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MLB: Cincinnati Reds at Texas Rangers

Nelson Cruz is still a baseball player, I assume. He’s a free agent awaiting a contract, so technically he’s unemployed. When you’re sitting on a big payday — even if that payday might be less than you first imagined — you can probably call it “funemployed.”

This period of funemployment won’t last much longer for Cruz. When the winter started and his lofty contract expectations became public, many fans feared giving a player like Cruz the kind of commitment he expected. A few months later, he is still out there. It is important to recognize that, while Cruz isn’t a star by any means, he remains a valuable player who can help the right team in 2014.

Who are these right teams that can tackle the risk of adding Nelson Cruz knowing that the back half of his deal (like just about every other FA contract) won’t look as attractive?

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MLB: NLDS-Los Angeles Dodgers at Atlanta Braves

There is nothing fun about baseball’s arbitration process. It is a necessary evil, an inefficient means to a satisfactory end. Nobody likes going the arbitration route, where dirty laundry is dredged up and the seeds of animosity can sometimes take hold.

It is a tool and a risk for teams, especially those that opt for the “file and trial” no-nonsense stance. If player and team cannot reach an agreement before the deadline, teams like Toronto and Atlanta shelve discussions until they’re making their cases to the arbitrator.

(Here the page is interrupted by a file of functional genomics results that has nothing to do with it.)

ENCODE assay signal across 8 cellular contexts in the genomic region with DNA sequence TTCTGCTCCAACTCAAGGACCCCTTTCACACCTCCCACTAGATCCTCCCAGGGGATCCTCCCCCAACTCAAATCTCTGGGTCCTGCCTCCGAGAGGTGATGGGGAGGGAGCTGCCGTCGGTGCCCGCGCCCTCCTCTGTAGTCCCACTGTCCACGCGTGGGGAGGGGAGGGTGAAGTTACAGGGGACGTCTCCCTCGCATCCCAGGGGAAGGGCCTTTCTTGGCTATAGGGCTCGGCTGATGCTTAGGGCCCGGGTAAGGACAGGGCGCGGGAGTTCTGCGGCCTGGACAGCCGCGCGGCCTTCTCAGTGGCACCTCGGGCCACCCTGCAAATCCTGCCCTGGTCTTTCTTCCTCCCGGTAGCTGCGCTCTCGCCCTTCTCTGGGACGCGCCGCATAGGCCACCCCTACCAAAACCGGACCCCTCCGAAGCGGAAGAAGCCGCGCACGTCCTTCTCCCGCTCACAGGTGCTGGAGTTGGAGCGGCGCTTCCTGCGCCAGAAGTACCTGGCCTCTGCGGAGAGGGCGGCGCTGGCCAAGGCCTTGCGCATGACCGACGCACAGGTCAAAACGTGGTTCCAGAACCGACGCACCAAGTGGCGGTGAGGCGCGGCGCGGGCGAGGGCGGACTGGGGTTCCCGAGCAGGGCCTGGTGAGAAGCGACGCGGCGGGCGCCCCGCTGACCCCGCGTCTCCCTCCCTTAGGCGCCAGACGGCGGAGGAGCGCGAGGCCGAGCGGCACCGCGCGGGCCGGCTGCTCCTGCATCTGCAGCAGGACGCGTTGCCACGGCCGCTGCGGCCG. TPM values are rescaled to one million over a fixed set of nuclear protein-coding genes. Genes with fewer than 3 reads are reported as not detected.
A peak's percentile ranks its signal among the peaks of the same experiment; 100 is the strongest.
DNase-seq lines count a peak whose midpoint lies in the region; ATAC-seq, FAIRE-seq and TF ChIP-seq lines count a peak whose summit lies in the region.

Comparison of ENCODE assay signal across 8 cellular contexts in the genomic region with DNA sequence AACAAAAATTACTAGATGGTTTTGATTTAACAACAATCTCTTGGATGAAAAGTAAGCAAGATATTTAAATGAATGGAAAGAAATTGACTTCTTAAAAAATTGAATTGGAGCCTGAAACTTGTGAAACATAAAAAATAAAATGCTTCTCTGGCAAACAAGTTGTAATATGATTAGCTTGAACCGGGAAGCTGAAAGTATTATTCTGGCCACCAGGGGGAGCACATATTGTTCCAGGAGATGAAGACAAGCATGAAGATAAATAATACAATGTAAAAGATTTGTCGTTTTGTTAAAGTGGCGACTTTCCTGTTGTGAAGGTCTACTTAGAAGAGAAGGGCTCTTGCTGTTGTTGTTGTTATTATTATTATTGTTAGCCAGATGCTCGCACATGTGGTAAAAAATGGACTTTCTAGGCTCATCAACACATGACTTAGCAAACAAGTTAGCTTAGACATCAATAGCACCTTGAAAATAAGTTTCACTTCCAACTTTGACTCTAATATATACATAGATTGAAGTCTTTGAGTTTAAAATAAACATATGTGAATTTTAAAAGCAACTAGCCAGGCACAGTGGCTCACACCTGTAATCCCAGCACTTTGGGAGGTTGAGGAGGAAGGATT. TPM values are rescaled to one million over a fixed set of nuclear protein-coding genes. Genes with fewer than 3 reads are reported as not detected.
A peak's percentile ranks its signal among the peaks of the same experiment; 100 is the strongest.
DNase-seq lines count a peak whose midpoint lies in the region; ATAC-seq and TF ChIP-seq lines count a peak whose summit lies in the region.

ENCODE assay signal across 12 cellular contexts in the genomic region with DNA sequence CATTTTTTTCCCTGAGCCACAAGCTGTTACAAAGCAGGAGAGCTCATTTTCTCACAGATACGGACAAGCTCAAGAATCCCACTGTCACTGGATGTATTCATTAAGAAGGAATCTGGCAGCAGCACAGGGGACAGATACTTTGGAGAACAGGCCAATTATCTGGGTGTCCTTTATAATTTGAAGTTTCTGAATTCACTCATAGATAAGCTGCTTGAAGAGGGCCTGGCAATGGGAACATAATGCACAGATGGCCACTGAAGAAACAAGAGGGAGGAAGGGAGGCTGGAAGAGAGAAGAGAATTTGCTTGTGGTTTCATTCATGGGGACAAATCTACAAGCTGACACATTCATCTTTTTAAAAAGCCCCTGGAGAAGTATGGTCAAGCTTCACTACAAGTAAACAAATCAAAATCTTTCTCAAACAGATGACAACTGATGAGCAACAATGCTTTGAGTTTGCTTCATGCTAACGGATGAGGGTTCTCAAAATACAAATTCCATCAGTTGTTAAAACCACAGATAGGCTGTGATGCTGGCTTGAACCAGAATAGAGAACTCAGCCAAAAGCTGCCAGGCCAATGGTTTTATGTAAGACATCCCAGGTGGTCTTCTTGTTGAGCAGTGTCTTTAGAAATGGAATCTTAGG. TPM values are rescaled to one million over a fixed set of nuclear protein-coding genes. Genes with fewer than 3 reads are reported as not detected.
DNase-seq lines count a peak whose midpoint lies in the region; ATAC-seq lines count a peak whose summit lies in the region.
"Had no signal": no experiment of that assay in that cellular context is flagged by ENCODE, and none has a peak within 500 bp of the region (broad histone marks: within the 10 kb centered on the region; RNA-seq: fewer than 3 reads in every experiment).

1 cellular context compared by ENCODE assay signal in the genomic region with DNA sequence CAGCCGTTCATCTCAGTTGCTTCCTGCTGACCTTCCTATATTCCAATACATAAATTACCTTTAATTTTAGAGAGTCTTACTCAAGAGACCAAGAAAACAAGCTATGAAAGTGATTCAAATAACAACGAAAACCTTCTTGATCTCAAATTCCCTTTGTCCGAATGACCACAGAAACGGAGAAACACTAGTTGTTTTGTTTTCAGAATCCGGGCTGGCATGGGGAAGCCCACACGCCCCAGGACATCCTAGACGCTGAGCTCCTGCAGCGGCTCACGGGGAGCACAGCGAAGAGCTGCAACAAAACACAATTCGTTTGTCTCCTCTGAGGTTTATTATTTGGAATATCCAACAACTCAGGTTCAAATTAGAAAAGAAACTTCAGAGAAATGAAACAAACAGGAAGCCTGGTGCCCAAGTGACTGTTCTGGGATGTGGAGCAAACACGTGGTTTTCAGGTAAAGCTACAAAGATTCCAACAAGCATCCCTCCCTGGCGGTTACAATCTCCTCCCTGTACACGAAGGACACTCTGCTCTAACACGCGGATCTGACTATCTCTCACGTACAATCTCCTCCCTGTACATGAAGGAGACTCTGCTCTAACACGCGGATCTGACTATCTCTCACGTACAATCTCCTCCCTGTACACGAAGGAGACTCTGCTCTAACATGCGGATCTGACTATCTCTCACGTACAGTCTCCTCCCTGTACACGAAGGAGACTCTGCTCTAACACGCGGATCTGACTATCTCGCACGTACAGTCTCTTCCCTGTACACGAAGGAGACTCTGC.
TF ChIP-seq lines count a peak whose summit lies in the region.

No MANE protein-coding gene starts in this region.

Eno Sarris of Fangraphs wrote an interesting piece on the subject, using the very slight difference between Jason Heyward‘s asking price and the number the Braves countered with as his framing device. He describes a “maturing of the process” as both sides do their best to avoid alienation by stating their case in good faith.

But money is money. Sometimes the two sides are arguing over a significant amount of money. Take Craig Kimbrel, for example. Kimbrel filed for $9MM, almost $2.5 million more than the team’s number of $6.55MM.

Just for fun, let’s play this out (like BP did last year but less smart). I’ll argue for Craig Kimbrel and, umm, for the Braves as well. Which side makes the most compelling case? With whom will the arbitrator (me again) side? Let’s bridge the divide!

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The Many Faces of Average

MLB: San Francisco Giants at Arizona Diamondbacks

There is nothing wrong with league-average production. Too often, league-average becomes a four letter word, which is foolish. By definition, a significant portion of the baseball population looks up at league-average with envy.

Offensively, not all league-average hitters are created equally, of course. A shortstop who hits at a league-average rate is a very valuable player indeed, just as a league-average catcher makes a hot commodity. The offensive threshold at these positions is so low, even modest offensive up the middle looks like a godsend. Conversely, an average hitter at first base or DH isn’t much good, since they can’t be counted on to produce in other ways for their team.

Just as league-average offense means different things at different positions, there are many different ways to arrive at capital-a Average. As a matter of personal preference – what kind of league-average hitter would you prefer on your team?